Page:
When my firstborn was about 2 months old…
he seemed to cry…A LOT. I know that babies cry, but he would seem to cry at set points throughout the day for seemingly no reason. Usually in the early afternoon and then again at bedtime (around 7 PM). And at bedtime, it was a strange cry. He would get this wild look on his face like a trapped animal and nothing I did would settle him down until he finally passed out from exhaustion. So, I would run through the list of potential issues:
- Was he hungry? I would try to nurse him and he would refuse.
- Maybe he wanted to be rocked? I would sit in the glider and rock him and sing to him and he would cry louder. (And, despite what you may be thinking, my singing isn’t THAT bad.)
- My husband would walk the floors with him and he would continue to cry.
- Maybe he had a dirty diaper? No luck there, it was clean.
I had a conversation with another new Mom who said, “Don’t you get him to nap during the day?” I know…seems really obvious, right? But the reality is, in the first month, he slept almost non-stop (as most newborns do). It didn’t occur to me that I needed to put him in for a nap or help him fall asleep because he basically fell asleep anywhere in that first month.
In the second month, he started to become more aware of his surroundings and was taking in everything from his new environment. Gone were the dark, warm, cozy womb with the constant whoosh sound and the distant sound of my heartbeat and voice. All of a sudden there were loud, sudden noises, bright lights and a lot of space. Doing some research helped me to understand that naps would do more than give my baby rest. They would give him an opportunity to escape the barrage of new experiences he was trying to process.
It was at this point that I realized how important it was to take note of my baby’s sleep cues. Have you ever noticed how your baby will bury his head in your shoulder or chest when he’s tired? It’s because he’s trying to shut out the world. He’s had enough of the sensory overload and needs to be somewhere calm and peaceful to give his brain and body a rest from the constant stimuli. Ideally, you want to get your baby in for a nap before he reaches this point.
So how can you tell when your baby is ready for a nap?
Many babies have sleep cues. But I will tell you, they were difficult for me to pick up in the early months with my first son. Once I learned what my baby’s sleep cues were, I would stop everything and put him up for a nap, in order to avoid him becoming overtired. Here’s a list of the most common sleep cues – some are less obvious than others:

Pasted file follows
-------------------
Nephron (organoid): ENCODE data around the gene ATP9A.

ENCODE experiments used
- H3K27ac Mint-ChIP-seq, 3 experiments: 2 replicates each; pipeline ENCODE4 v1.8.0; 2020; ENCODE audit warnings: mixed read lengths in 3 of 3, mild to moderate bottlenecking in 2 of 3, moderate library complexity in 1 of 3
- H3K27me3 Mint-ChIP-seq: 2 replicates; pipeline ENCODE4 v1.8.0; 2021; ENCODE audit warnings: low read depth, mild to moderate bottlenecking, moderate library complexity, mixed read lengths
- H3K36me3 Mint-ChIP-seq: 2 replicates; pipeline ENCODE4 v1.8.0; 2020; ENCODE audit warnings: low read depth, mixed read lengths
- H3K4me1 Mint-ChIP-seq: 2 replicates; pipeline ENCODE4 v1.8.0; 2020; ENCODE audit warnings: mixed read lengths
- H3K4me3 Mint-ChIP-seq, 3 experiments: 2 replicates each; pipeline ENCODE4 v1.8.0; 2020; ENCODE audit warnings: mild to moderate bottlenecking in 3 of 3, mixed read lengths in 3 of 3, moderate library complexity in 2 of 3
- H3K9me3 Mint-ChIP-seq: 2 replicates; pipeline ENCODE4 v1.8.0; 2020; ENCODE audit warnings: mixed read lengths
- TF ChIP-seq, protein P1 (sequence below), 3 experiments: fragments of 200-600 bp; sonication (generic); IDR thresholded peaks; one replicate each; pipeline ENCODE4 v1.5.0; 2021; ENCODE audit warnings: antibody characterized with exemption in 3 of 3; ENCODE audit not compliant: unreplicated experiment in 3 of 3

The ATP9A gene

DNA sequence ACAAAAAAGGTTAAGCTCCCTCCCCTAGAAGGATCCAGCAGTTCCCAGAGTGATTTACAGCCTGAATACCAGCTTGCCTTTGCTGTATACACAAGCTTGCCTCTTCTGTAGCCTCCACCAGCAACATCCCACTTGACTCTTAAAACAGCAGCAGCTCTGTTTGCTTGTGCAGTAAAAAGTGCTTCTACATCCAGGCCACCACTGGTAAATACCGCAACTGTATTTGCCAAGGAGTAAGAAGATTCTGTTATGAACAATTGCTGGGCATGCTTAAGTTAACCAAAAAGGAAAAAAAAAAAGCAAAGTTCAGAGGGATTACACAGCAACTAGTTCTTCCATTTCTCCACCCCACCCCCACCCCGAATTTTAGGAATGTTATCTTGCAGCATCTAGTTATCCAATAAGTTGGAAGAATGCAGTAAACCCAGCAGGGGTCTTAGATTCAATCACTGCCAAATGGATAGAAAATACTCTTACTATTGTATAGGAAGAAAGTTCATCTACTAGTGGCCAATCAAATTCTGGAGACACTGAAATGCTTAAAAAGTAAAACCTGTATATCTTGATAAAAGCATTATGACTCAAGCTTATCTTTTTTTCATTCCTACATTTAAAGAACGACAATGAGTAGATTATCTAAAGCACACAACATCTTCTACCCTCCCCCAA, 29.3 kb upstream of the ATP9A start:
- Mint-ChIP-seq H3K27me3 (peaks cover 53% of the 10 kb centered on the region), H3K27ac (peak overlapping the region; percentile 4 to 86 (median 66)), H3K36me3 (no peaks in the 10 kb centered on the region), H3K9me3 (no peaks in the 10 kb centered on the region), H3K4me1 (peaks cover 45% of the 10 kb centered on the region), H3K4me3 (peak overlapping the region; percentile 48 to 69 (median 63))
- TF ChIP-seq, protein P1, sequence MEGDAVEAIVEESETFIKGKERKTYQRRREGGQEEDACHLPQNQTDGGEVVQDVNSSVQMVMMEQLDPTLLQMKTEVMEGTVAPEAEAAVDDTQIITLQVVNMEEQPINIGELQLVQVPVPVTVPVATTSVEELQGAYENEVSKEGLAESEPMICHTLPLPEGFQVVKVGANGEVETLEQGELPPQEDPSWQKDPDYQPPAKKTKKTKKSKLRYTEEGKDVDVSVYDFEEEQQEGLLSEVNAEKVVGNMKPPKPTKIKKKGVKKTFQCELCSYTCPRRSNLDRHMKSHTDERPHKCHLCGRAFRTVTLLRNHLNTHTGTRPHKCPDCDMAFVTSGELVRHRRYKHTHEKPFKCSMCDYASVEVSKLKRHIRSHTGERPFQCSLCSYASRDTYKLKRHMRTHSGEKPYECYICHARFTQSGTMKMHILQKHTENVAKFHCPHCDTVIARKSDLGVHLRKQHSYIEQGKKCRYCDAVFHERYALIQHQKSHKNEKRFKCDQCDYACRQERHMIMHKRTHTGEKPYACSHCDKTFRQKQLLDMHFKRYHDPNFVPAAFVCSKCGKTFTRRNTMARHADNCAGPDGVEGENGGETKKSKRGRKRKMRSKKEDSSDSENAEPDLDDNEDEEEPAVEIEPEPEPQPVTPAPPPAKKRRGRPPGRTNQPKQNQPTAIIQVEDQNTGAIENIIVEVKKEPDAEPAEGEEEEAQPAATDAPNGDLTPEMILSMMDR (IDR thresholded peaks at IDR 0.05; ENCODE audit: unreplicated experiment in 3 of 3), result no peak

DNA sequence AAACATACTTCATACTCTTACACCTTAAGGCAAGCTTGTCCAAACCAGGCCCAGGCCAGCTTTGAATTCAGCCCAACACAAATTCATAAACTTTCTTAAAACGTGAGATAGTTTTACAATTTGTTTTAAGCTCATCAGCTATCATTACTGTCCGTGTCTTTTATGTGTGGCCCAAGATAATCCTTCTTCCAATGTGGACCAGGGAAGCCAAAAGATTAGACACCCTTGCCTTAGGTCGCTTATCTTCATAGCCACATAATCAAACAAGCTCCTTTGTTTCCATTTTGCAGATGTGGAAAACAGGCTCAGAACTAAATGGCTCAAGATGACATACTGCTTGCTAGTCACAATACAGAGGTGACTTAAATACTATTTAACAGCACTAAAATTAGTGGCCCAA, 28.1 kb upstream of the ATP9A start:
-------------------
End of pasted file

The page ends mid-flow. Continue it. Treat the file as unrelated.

- A frowning or worried look
- A “red line” between your baby’s eyebrows
- tugging or rubbing his ears
- rubbing the eyes
- a distant gaze
- jerky movements of arms and/or legs
- glassy or “glazed over” eyes
Some other signs that your baby is close to getting overtired include:
- arching of the back
- looking for a feeding or bottle
What if I can’t identify my baby’s sleep cues?
In some cases, your baby may show no sleep cues or they will be subtle and easily missed. In that case, it’s important that you watch the clock in order to ensure your baby does not get overtired. By the time they’re overtired, it’s infinitely harder to get them to fall asleep – and stay asleep long enough for the nap to be restorative (usually more than one hour of sleep). Here are some guidelines:
- From 3 to 6 months, tiredness sets in after 1½ – 2 hours of awake time.
- Between 6 and 12 months, your baby may be tired after 2-3 hours of being awake.
- From 12 to 18 months, your baby may get overtired if he misses his morning or afternoon nap
What are my children’s sleep cues?
When he was younger, my big guy would get a frowning look and a red line between his eyebrows. He would also rub his ears (and still does). Now (at 3½), he gets glassy-eyed, rubs his eyes and starts to act up. I can always tell when I’ve missed his sleep window and he’s overtired when he tries to refuse sleep or argue about his bedtime routine.
My little guy (he’s 21 months) will tug at his ears or put his lovey up to one ear (I used to think this meant he was getting an ear infection but now I realize that’s a sleep cue for him) and will get very clingy, wanting me to carry him around or sit in my lap. He will also lay down on the floor with his lovey.
Now it’s your turn!
What are your baby’s sleep cues? Leave a comment below about what you’ve noticed in your children.